The mess we are in

British weights and measures are in a mess.

On the one hand, the international metric system (SI) is the official, legal system for most purposes in the UK. Yet, at the same time, much of British everyday life remains untouched by the metric system and continues to use imperial units. Consider the following examples:

metric imperial
Most of British industry and government, including major companies, the NHS, the armed forces, the police and local authorities, use the metric system in their internal operations and in some of their public or official communications. In everyday conversation, many British people freely use feet, stones, acres and miles per gallon, while even people who use metric units in their work (e.g. as designers, maths teachers or engineers) feel faintly uncomfortable or embarrassed at using metres, kilograms or hectares outside the workplace. Much of the non-specialist media gives primarily imperial units (rarely with metric equivalents).
Schools teach mathematics and science primarily in metric. Outside the maths or science lesson, many schoolteachers continue to use imperial units.
Some British sports (including rugby union, athletics and swimming) use metres and kilometres. Football commentators refer to “the eighteen yard box”.
Roads are designed and buildings constructed using exclusively metres. Regulations for the dimensions of parking bays, and road markings are given in metric units. Commercial vehicles are required to be equipped with tachographs which record using kilometre-based measurements. Distance signs and speed limits are exclusively in miles, yards and miles per hour, whilst feet and inches predominate in height and width restrictions.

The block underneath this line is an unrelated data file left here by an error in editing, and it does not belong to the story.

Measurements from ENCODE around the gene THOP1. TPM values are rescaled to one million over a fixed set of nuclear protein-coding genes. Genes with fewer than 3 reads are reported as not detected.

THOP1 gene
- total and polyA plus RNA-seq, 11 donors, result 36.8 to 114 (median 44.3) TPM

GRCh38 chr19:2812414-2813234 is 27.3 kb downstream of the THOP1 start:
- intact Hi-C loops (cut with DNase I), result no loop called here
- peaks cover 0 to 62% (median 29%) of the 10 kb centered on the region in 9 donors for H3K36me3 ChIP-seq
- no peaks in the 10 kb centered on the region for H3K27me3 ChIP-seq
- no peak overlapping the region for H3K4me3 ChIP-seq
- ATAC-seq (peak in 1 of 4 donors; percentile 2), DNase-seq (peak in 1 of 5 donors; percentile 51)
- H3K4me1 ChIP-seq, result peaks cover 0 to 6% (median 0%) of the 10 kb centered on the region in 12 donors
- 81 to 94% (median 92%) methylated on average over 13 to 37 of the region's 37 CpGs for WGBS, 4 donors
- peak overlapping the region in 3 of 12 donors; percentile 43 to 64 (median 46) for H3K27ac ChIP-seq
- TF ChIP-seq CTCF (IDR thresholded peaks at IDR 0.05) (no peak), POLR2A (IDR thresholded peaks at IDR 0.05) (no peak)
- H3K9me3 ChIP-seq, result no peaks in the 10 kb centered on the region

Court orders to restrain the movement of an individual are specified in metres. Descriptions of criminals wanted by the police are given by the media exclusively in imperial units.
All British meteorological measurement, whether temperature, rainfall or visibility, uses metric units. Many weather reports and forecasts in the media give temperatures wholly or mainly in degrees Celsius. Holiday brochures often give summer temperatures in degrees Fahrenheit.
Most shops (especially larger stores and supermarkets) give prices per kilogram or litre. Many market traders and some small shopkeepers display weights in pounds and ounces – sometimes (in defiance of the law) without their metric equivalent.
Planning applications and permissions must be expressed exclusively in metric measurements. DIY and garden supplies are sold in metric quantities. Estate agents give floor space in square feet and room and garden dimensions in feet and inches.
Ordnance Survey maps give distances and heights in kilometres and metres respectively.
A convenient range of scales are used e.g.
1:25 000 (4 cm to 1 km),
1:50 000 (2 cm to 1 km),
1:100 000 (1 cm to 1 km)
Road atlases usually have dual scales but with kilometre based grid lines (though not explicity marked as such).
Ratios are quoted as so many miles to an inch but are in fact only approximated e.g.
3 miles to an inch when the actual scale is 1:200 000 (5 mm to 1 km) corresponding to 3.16 miles to an inch.